The writers’ strike has finally ended and, come next Sunday, America will celebrate the 80th annual Academy Awards. While the Oscars draw millions of viewers across the nation every year, this year’s show seems to be more highly anticipated than any before it. Coming off the 100-day drought-of-television, Americans are looking forward to seeing some entertaining programming — and there is no better way to get the gears turning again than with the Oscars.

Eric Tsytsylin ’10 is one of a few students on campus who is actually excited for the 2008 Academy Awards. He’s planning an Oscars party in his suite for the second straight year. Last February, he had over 20 of his friends pack into his common room for the event — crammed together on the couch, munching popcorn and discussing the show during commercial breaks.

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But there was an added incentive to this party — a betting pool. Tsytsylin and his friends each pooled money and predicted the winners. The person with the most correct predictions at the end took all.

“It forced people to pay attention to lesser known categories,” Tsytsylin said, “Instead of rooting for who you want to win, you’re rooting for who you think will win … and people get really competitive about it.”

Although he’s a big fan of the awards show himself, Tsytsylin said without a betting pool, food or drinks, the show is simply not worth it for most of his friends.

“I don’t know if seeing your favorite celebrities warrants spending four hours watching the show,” he said.

Chris Mejia ’10 was at Tsytsylin’s party last year — in fact, he won the pool. Mejia spent a few minutes researching his picks online, choosing films based on the favorites of different critics. He admitted that he had not even seen most of the nominated films last year and that it was also his first time watching the entire show. Otherwise, he said, “I would probably just look at who won online the next day.”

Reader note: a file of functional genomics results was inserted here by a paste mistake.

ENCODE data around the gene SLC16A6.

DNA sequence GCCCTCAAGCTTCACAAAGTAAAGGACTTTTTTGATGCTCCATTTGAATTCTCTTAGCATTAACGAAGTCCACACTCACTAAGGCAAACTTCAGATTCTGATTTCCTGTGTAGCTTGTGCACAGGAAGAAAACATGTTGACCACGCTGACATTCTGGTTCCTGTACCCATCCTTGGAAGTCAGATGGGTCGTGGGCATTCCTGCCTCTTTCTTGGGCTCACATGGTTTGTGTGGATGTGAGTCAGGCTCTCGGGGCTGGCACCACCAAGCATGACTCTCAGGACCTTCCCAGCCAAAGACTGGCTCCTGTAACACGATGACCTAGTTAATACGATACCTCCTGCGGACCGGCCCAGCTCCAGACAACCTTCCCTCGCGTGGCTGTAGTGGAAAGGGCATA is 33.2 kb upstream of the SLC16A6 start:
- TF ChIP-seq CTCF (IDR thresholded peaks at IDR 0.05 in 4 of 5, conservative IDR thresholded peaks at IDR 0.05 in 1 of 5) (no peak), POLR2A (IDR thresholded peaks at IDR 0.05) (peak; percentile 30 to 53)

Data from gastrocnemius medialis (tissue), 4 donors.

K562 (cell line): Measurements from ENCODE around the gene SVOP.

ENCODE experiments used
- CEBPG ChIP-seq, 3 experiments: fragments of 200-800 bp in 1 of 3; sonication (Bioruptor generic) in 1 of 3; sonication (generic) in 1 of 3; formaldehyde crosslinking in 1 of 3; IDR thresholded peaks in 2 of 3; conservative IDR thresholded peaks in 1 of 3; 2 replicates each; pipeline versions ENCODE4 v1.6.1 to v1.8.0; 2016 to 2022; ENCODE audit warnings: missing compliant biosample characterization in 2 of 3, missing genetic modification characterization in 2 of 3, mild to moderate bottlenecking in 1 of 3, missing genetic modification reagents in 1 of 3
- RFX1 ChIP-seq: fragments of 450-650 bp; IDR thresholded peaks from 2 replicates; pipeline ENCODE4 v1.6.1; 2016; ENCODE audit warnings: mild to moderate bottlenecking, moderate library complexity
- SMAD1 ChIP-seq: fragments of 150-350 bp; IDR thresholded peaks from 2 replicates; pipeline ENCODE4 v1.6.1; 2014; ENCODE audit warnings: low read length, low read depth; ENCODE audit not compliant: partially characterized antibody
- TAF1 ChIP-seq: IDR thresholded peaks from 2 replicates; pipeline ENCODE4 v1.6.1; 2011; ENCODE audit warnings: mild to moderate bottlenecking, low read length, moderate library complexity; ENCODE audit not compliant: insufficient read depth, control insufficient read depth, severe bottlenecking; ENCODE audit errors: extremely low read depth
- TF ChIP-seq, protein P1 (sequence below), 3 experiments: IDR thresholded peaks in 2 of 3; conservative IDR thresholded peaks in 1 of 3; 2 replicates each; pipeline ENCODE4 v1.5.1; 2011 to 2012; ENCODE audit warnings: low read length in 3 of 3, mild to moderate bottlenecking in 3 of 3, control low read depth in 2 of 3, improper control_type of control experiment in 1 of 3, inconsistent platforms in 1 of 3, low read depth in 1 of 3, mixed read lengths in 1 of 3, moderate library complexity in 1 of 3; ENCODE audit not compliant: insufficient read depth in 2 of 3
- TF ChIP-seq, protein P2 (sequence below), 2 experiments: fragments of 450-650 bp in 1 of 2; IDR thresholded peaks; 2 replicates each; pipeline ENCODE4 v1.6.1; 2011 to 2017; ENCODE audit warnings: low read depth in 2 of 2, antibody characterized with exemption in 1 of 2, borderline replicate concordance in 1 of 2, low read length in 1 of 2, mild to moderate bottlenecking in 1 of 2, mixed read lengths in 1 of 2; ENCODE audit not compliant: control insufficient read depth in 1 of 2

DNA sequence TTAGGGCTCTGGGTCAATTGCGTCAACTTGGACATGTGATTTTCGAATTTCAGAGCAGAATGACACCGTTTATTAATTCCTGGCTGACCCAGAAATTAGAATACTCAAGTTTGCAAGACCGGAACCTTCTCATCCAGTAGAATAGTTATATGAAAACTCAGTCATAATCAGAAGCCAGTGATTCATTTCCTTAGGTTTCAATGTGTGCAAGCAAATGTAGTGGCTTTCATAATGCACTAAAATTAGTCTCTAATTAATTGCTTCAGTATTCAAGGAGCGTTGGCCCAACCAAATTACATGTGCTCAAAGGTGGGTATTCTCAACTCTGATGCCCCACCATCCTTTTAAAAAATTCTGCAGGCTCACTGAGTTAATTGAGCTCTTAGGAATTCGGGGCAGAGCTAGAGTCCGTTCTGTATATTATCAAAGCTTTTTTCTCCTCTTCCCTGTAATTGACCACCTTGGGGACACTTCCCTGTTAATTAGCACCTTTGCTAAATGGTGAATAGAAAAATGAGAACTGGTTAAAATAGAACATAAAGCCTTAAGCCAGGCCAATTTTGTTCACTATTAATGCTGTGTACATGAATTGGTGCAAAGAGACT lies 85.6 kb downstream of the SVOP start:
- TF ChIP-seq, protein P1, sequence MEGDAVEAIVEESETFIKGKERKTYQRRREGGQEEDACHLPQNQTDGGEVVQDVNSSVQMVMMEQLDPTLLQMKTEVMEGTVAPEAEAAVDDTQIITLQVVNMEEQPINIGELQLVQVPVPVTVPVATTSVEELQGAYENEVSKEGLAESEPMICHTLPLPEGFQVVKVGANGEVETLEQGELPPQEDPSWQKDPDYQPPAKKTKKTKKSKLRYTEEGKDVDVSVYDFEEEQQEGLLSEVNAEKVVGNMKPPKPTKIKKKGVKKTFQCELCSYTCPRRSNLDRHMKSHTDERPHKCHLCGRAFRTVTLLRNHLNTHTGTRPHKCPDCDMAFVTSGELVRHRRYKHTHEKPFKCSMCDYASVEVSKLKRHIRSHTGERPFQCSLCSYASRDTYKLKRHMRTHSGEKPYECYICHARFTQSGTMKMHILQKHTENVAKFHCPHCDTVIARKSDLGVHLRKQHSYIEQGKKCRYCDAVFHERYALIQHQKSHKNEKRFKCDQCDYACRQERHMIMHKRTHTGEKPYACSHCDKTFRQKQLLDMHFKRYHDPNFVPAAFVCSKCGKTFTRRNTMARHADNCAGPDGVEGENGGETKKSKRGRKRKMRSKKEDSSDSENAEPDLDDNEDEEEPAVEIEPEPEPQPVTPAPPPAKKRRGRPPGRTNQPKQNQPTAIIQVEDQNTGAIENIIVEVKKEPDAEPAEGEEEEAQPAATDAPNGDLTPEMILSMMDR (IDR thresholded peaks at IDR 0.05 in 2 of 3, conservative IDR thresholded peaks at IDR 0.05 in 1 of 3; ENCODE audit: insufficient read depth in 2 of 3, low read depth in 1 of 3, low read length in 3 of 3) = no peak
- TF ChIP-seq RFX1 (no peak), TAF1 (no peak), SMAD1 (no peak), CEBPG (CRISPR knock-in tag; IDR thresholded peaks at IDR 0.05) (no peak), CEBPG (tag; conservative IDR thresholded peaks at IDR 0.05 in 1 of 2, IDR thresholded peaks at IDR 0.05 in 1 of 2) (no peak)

When asked what he looks forward to in this year’s show, Mejia replied with a smirk on his face, saying, “Winning the pool again.”

In contrast, Emily Flaxman ’09 does not feel students need any extra catalyst to get together and watch the Oscars. She and her friends are satisfied with just watching the show — and talking about it. Flaxman thinks the show is really all about the stars and what they’re wearing.

“While the awards are supposed to be the main attraction to the Oscars, the films normally take the back seat,” Flaxman said, “It’s the celebrities that people want to see.”

Kate Philip ’10, who solely enjoys the show’s celebrity aspect, chooses not to watch the show at all. She would rather catch the highlights online or look at pictures later. Philip said, “I’ll probably just buy People magazine and look at the best dresses.”

The millions of people who are drawn to this program every year, students say, seem to do so because they enjoy the superficial aspects of the show: the hair, the makeup, the red carpet, the dresses — and, of course, the stars.

Cathy Lew ’11 agrees. She has no plans to watch the show on Sunday night, and feels like the purpose of the show was lost a long time ago.

“The biggest factor that determines whether or not people watch is whether or not people have seen the films that have been nominated,” Lew said.

With fewer blockbusters than usual in contention for the top awards, Lew feels that people will lose interest in the Awards. Yet she said the “general population” will always tune in regardless of how great the films are.

“American culture has an unnatural obsession with celebrities,” Lew said.

But this year’s show could be a major turning point for the film industry. This year is highly competitive in the top categories. George Clooney, Daniel Day-Lewis and Johnny Depp are all solid candidates for Best Actor. Critics say new favorite Ellen Page of “Juno” will be in a close contest with Cate Blanchett for Best Actress. But the real toss-up is which film will win Best Picture. More violent films like “No Country For Old Men” and “There Will Be Blood” would make for a tough decision alone, but with the surprise box-office success of “Juno,” everyone will be on the edges of their seats waiting for this award.

The success of the 2008 Academy Awards — which depends on who wins and how the decisions are received — will be a telling sign of where the film industry is headed next, at least in the minds of Yale’s student body. And this, in turn, will determine whether or not America breaks its “unnatural obsession with celebrities.”

And if that isn’t a compelling enough reason to watch, at least there will be hundreds of beautiful stars to gawk at, right?